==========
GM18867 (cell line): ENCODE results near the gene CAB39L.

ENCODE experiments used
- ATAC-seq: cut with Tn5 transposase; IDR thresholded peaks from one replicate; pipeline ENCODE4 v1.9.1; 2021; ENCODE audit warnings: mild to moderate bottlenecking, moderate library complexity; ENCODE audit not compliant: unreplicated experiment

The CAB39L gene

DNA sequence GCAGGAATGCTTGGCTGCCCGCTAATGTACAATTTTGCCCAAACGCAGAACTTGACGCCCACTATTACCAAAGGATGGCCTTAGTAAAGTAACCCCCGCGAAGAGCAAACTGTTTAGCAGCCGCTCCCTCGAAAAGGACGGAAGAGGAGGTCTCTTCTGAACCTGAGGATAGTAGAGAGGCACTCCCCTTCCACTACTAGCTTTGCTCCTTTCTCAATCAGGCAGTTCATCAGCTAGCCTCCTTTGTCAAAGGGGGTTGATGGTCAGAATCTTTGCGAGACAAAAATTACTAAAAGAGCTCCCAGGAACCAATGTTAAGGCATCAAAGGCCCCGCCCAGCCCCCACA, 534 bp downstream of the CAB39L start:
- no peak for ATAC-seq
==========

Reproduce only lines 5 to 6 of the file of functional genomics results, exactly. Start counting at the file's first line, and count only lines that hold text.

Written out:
DNA sequence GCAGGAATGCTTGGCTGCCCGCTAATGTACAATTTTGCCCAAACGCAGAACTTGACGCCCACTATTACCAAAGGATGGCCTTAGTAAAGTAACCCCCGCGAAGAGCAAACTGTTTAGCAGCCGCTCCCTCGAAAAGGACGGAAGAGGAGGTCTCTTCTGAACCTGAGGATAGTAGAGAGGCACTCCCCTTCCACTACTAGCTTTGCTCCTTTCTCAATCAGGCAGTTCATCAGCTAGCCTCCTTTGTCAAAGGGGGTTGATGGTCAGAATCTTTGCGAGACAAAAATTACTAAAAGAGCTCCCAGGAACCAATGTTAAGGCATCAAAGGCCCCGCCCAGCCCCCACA, 534 bp downstream of the CAB39L start:
- no peak for ATAC-seq